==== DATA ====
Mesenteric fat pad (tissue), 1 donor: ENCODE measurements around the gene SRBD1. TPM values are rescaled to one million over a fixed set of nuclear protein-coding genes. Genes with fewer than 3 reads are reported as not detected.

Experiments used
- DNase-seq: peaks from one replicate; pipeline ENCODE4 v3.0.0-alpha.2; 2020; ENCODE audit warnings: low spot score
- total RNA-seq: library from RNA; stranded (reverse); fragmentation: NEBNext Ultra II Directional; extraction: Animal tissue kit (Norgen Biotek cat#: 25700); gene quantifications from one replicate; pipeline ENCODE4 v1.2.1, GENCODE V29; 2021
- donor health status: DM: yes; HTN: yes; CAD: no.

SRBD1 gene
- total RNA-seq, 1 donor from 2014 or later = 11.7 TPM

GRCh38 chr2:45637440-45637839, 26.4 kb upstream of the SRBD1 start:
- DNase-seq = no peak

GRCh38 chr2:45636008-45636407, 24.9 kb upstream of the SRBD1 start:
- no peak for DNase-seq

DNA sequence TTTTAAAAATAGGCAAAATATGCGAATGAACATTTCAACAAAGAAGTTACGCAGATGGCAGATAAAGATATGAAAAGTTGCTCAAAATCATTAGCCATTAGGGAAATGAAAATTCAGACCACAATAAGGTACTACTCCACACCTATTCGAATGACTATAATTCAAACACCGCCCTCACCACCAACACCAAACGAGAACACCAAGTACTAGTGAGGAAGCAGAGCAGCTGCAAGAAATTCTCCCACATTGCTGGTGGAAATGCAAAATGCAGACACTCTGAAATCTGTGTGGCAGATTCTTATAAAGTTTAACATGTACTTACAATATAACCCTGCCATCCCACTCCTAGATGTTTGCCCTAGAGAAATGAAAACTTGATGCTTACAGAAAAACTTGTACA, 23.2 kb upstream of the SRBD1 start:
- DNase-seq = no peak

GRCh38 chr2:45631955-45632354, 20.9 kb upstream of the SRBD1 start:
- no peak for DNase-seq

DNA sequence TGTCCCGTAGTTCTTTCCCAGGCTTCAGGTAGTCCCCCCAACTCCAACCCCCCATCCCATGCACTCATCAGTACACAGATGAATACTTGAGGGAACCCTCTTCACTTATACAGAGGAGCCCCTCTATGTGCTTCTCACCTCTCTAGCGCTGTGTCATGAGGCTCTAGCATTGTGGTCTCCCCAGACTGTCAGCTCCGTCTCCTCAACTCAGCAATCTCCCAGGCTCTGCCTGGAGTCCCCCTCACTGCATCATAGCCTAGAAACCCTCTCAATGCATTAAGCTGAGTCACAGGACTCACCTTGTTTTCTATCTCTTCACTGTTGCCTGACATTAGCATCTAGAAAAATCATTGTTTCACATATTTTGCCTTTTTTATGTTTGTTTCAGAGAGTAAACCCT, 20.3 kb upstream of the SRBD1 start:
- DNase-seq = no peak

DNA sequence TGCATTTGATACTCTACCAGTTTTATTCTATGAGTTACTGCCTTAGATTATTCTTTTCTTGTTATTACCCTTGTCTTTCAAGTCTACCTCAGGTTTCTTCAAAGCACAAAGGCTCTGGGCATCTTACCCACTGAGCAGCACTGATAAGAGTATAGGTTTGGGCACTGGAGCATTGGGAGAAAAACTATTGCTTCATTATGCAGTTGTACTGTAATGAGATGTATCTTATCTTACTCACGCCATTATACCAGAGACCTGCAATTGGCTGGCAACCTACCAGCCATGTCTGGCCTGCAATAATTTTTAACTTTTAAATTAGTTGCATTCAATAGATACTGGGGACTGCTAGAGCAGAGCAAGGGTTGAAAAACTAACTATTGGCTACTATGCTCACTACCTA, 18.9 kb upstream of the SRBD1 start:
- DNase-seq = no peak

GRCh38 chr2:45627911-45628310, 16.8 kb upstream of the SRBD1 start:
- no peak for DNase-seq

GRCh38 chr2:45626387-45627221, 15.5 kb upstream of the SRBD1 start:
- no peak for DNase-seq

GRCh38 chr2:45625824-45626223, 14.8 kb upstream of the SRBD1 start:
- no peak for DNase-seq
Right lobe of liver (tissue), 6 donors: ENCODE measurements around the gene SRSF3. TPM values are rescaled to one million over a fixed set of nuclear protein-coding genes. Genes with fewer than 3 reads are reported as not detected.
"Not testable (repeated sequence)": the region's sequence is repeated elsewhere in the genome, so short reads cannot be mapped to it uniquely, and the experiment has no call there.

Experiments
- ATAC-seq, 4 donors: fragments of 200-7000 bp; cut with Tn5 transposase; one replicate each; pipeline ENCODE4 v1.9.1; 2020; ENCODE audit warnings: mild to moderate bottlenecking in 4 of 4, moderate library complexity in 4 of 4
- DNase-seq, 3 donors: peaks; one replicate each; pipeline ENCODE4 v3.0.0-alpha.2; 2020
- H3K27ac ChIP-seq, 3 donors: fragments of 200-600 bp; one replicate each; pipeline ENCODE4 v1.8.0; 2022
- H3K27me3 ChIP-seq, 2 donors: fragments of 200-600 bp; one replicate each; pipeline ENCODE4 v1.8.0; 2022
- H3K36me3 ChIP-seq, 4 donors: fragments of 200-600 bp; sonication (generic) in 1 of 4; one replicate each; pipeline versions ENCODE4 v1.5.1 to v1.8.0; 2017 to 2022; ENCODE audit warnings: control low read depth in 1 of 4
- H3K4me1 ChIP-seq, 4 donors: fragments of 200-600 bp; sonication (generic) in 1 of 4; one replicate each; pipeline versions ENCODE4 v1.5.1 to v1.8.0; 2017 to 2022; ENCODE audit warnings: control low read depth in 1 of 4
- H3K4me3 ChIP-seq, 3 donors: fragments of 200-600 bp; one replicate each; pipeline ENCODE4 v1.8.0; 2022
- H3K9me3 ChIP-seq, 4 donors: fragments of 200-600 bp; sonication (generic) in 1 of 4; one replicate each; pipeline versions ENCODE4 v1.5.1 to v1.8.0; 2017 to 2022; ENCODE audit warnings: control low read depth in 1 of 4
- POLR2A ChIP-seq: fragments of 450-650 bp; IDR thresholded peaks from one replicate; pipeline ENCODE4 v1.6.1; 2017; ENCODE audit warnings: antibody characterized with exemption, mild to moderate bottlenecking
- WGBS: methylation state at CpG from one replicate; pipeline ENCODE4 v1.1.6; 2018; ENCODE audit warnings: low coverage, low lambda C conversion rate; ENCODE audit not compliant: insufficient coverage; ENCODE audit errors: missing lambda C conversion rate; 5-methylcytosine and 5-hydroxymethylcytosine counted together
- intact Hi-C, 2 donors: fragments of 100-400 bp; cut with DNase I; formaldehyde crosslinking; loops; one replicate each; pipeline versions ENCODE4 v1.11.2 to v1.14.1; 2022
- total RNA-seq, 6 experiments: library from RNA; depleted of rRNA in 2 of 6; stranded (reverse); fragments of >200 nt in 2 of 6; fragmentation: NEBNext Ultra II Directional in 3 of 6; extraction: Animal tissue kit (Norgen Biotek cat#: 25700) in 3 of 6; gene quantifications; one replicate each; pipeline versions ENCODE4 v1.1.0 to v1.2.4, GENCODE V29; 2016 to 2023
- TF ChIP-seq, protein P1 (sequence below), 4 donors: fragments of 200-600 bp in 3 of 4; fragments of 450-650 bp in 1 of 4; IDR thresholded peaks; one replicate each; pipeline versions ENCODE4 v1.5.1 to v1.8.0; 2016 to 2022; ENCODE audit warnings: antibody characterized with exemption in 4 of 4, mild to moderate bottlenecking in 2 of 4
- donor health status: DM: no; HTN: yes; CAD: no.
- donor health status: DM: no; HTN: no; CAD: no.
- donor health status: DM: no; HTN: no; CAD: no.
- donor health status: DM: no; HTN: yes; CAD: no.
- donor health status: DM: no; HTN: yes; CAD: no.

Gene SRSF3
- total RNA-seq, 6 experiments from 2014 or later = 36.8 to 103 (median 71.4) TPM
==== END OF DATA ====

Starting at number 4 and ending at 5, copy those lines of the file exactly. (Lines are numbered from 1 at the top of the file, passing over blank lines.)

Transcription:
- total RNA-seq: library from RNA; stranded (reverse); fragmentation: NEBNext Ultra II Directional; extraction: Animal tissue kit (Norgen Biotek cat#: 25700); gene quantifications from one replicate; pipeline ENCODE4 v1.2.1, GENCODE V29; 2021
- donor health status: DM: yes; HTN: yes; CAD: no.